To understand how the machines work, picture a roll of cookie dough. Someone has cut off a piece and asks you to form a hoop-shaped pastry out of it with your fingers. This is exactly what is done with the precious metal, except the mechanical “fingers” of specialized machinery are required to do the shaping. A cylindrical bushing is ultimately generated that can be stretched or ring-rolled to increase its diameter.
While the initial investment in these two machines is steep, we feel the elimination of metal loss by the forming process will help to recoup the investment in less than five years.
• The resulting ring is then machined individually using CNC lathes and mills to achieve the final design details, with only minimal generation of scrap. And our CNC tools last twice as long because we have reduced the volume of metal they need to cut.
New Net Yield
Our new business model no longer supports keeping an extensive inventory of ready-to-use tube in multiple sizes for all of the alloys we carry. We can now manufacture specific products as needed from a greatly reduced supply of stock. Depending on the ring design, we can now achieve yield factors of between 50 and 100 percent—a major improvement over our previous method.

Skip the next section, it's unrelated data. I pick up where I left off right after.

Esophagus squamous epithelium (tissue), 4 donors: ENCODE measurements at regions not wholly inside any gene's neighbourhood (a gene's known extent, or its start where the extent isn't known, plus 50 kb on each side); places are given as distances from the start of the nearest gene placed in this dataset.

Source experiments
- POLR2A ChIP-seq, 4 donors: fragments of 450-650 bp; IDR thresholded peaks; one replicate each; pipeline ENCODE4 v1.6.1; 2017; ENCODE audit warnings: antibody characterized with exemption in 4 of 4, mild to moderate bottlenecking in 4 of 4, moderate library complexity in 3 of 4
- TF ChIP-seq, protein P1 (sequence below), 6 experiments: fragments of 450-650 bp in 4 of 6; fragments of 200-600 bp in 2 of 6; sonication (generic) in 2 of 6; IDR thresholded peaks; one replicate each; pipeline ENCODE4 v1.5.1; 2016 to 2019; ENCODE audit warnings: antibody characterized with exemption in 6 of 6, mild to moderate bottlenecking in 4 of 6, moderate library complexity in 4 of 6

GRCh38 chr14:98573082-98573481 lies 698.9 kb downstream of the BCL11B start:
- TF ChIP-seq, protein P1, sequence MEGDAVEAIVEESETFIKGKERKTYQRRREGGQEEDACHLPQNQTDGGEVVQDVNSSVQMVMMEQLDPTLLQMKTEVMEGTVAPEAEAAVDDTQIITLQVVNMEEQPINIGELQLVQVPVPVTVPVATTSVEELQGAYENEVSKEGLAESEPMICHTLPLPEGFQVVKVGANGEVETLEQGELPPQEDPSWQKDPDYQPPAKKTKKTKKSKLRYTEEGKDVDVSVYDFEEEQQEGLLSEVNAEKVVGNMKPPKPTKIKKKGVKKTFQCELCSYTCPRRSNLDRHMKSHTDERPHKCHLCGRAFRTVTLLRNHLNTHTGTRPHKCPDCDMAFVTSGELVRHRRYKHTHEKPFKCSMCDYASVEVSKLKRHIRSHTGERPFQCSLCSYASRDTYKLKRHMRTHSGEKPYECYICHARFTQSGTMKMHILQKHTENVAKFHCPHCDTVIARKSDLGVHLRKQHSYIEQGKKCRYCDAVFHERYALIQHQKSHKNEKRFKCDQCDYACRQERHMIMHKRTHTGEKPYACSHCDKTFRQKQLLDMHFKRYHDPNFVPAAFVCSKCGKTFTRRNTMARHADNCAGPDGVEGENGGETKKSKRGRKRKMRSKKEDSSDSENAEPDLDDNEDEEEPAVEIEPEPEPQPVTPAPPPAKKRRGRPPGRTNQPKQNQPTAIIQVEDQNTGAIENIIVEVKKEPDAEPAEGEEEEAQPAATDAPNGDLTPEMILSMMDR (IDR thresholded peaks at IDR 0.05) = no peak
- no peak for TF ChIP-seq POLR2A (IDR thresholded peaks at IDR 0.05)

Most important, by changing our manufacturing process we are now better able to service our customers. Due to current trends in the jewelry industry, our order quantities are smaller and more frequent, and the demand for a variety of alloys and metal combinations has increased. The new method enables us to offer a much wider variety of product without the need to increase the capital requirements for inventory.
But it doesn’t stop here. Making this major change to our process has demonstrated just how critical it is to constantly question manufacturing methods and strive for improvement. There’s no doubt that effecting change has its challenges. And while the financial and cultural commitments are significant, so too are the rewards.